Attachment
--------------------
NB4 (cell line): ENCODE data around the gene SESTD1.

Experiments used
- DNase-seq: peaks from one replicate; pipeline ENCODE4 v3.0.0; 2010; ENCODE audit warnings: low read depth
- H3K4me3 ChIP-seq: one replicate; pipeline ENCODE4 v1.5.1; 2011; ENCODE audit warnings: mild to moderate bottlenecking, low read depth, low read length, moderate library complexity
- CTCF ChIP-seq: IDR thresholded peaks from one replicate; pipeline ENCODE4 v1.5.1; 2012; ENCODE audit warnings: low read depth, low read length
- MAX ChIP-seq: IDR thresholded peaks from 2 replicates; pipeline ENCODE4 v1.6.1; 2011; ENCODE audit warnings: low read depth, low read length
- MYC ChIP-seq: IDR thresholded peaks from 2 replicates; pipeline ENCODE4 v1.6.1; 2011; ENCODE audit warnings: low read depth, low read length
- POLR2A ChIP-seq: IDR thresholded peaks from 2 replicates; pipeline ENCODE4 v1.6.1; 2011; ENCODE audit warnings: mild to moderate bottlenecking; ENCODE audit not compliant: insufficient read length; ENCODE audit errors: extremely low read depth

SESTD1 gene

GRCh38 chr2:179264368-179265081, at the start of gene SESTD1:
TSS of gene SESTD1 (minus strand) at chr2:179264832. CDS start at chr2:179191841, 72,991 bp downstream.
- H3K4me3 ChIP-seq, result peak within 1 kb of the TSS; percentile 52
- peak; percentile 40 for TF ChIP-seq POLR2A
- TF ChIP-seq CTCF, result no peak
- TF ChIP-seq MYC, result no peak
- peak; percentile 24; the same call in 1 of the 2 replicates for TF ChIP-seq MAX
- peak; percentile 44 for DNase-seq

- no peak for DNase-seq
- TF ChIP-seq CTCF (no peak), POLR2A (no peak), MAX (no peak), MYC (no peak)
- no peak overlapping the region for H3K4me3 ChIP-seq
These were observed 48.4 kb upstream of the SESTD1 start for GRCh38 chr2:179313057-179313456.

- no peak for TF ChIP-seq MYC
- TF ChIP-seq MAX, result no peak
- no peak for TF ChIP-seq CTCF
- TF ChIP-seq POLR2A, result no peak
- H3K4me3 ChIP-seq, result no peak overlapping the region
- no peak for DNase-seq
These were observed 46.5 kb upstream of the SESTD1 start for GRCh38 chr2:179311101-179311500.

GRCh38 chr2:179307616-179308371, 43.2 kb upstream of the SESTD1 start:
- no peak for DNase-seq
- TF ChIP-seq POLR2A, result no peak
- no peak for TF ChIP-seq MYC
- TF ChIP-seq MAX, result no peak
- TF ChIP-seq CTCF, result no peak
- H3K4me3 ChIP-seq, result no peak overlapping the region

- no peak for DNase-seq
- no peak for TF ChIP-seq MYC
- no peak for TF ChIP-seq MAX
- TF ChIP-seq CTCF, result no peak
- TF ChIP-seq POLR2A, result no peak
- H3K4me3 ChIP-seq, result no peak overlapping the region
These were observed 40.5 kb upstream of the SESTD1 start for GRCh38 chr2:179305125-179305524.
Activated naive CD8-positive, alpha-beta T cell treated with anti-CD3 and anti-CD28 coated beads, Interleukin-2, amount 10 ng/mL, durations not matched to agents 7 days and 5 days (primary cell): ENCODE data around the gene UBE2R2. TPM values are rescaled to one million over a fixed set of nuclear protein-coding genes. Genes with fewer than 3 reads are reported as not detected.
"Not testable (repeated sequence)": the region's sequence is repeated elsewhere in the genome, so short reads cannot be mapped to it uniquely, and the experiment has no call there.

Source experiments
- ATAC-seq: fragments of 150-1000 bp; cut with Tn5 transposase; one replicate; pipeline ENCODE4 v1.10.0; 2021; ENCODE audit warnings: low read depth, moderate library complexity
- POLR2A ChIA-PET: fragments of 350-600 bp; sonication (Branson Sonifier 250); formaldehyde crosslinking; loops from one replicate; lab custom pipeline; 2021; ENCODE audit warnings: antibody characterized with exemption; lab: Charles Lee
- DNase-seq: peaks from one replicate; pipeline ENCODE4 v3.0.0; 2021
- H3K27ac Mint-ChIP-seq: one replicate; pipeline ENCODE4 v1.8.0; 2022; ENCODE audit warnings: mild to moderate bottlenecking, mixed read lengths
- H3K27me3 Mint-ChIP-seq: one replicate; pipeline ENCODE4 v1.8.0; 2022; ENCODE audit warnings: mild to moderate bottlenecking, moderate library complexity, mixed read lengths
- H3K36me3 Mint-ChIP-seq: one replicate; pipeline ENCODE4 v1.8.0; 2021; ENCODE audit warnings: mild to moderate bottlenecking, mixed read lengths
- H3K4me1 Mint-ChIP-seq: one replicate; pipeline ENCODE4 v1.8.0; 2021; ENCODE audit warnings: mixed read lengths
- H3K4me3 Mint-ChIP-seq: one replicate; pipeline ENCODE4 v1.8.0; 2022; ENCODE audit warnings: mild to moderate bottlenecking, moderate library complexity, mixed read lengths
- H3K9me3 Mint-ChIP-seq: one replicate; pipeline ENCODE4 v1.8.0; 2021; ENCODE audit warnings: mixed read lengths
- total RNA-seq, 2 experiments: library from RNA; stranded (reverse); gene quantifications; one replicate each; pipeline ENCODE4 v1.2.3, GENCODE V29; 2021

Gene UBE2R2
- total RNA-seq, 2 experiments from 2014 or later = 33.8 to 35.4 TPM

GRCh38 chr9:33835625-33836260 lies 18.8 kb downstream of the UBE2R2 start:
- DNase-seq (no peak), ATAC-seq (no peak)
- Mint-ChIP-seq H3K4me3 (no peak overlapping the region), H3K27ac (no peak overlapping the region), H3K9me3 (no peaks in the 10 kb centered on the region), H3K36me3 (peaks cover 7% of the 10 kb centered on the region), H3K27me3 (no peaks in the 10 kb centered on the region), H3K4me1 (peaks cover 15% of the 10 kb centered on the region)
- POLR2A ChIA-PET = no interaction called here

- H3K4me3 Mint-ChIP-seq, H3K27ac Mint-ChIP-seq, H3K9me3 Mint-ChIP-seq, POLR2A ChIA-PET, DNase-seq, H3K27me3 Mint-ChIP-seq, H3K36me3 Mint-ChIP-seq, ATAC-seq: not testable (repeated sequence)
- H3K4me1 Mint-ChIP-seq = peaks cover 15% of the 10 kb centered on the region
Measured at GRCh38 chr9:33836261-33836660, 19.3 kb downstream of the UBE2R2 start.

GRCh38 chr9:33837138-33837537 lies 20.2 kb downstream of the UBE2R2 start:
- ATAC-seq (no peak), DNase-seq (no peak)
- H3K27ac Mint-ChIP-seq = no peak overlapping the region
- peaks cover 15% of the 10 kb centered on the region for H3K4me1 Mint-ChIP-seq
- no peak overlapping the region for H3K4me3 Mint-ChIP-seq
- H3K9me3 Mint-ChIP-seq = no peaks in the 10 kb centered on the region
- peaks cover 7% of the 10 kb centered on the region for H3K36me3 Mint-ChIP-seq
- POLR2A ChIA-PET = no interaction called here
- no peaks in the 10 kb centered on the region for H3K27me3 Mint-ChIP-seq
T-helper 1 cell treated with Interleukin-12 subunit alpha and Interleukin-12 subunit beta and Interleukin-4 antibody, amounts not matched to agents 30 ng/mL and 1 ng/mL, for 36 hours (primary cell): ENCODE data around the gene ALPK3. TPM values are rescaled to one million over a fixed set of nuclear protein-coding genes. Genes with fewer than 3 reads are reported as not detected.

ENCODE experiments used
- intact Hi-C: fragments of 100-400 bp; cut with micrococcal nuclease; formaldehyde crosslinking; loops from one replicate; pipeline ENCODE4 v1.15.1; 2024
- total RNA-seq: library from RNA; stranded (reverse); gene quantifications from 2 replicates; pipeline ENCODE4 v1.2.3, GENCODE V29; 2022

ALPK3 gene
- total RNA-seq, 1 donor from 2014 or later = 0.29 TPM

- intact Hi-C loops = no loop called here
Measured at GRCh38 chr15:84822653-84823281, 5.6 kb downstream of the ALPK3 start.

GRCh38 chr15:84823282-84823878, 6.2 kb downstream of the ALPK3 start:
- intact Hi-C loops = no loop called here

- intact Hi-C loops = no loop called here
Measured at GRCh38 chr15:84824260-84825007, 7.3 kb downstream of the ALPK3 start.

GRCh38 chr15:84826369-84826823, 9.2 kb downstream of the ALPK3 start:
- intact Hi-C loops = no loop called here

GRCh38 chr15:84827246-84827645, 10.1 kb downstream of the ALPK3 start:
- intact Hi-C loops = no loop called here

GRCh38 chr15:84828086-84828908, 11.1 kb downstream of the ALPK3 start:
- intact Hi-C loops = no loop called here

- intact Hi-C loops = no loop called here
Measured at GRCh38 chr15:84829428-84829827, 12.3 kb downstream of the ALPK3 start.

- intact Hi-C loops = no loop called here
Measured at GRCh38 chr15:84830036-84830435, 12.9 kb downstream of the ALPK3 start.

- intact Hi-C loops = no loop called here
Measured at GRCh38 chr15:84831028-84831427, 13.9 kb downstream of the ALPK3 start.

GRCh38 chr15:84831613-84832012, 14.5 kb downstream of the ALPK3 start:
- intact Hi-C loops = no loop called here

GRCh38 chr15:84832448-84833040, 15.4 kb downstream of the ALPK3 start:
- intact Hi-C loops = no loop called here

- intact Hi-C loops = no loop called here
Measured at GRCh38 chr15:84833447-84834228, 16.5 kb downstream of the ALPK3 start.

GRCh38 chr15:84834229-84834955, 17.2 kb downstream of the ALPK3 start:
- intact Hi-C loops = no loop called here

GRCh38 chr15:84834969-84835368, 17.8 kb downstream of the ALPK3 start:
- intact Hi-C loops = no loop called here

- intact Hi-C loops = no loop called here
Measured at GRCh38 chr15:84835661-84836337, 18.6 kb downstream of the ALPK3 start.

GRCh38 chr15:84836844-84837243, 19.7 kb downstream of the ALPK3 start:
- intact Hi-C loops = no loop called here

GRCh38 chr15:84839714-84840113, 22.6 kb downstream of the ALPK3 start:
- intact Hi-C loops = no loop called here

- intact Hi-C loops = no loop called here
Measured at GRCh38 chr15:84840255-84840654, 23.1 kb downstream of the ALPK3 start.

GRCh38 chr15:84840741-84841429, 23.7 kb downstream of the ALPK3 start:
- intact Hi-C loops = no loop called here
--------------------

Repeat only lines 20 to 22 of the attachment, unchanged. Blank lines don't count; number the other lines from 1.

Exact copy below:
- no peak overlapping the region for H3K4me3 ChIP-seq
These were observed 48.4 kb upstream of the SESTD1 start for GRCh38 chr2:179313057-179313456.

- no peak for TF ChIP-seq MYC